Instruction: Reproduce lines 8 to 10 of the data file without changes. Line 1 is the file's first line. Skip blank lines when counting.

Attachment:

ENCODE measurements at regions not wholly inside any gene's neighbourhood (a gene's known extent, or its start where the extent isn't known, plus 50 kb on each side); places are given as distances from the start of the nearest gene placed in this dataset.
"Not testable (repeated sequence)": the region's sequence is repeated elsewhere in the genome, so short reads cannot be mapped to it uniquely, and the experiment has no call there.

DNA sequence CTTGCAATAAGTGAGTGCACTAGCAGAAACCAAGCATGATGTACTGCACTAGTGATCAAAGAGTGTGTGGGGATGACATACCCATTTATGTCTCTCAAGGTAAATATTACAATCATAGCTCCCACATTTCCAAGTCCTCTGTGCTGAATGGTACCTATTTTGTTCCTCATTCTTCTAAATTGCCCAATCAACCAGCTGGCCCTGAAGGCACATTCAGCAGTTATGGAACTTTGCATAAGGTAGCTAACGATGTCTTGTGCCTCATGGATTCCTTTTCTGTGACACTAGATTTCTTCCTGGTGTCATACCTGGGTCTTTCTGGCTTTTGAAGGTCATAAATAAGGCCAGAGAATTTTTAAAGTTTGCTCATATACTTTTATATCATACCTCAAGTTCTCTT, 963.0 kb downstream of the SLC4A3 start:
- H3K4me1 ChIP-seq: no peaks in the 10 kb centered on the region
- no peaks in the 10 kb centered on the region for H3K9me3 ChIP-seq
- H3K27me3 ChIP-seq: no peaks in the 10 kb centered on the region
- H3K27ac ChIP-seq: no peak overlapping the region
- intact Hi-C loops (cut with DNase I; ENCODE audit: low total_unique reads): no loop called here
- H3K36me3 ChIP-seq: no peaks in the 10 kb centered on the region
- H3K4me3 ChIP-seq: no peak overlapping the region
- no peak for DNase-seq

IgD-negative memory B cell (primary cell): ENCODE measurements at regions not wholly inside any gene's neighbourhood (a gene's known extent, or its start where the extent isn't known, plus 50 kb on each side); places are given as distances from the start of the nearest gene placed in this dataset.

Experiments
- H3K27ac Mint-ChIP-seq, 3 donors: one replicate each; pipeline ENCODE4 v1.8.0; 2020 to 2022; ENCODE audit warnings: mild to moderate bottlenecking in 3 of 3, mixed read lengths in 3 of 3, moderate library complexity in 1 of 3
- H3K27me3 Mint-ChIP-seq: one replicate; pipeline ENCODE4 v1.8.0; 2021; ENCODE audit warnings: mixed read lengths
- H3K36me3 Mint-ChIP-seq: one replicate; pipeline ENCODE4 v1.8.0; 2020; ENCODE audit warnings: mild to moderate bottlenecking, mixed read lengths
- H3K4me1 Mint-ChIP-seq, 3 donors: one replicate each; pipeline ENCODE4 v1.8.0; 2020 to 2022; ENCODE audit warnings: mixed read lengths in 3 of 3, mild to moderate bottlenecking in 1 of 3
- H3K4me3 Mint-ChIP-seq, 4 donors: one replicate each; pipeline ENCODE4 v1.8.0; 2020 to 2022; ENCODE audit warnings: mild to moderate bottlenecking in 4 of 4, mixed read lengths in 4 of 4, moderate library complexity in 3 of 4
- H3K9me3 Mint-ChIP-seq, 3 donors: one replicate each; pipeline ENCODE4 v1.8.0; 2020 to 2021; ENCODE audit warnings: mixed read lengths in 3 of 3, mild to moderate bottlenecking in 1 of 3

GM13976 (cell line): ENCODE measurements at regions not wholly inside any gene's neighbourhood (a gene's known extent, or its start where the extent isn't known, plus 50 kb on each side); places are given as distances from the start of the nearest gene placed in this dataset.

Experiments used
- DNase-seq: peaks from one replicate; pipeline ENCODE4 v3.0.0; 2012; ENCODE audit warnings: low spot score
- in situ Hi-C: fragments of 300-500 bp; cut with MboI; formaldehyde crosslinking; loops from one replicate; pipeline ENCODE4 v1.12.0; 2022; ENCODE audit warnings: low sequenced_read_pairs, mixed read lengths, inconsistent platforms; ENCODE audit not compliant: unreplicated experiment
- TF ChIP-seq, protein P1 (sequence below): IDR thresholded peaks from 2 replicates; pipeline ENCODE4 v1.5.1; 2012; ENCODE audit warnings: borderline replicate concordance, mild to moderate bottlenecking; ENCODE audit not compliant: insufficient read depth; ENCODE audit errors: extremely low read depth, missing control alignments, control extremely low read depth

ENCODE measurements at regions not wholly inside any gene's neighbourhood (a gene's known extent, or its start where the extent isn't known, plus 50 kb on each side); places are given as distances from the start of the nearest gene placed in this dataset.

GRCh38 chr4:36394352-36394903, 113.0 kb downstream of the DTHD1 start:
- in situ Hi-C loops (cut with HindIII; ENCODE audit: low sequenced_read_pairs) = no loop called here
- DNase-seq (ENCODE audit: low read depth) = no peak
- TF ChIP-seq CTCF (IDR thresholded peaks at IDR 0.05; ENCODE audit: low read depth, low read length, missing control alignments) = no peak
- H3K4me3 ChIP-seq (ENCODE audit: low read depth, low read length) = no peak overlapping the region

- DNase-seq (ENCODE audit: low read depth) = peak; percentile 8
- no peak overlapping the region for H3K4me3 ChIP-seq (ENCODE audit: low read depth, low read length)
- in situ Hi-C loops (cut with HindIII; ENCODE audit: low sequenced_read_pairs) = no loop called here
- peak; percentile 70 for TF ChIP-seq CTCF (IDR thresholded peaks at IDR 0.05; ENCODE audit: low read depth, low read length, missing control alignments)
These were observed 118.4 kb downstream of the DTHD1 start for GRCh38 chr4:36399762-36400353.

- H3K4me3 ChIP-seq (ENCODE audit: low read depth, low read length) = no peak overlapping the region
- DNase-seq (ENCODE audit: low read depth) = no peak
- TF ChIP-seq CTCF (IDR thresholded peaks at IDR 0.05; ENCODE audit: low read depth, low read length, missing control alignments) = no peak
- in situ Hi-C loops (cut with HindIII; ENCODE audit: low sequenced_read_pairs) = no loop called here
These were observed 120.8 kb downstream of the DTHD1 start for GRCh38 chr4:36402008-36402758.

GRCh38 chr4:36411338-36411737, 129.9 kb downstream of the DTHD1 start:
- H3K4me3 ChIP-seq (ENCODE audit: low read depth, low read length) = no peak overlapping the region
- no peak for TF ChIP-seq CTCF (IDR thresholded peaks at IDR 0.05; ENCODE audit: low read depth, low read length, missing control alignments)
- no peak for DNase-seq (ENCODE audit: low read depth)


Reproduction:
- intact Hi-C loops (cut with DNase I; ENCODE audit: low total_unique reads): no loop called here
- H3K36me3 ChIP-seq: no peaks in the 10 kb centered on the region
- H3K4me3 ChIP-seq: no peak overlapping the region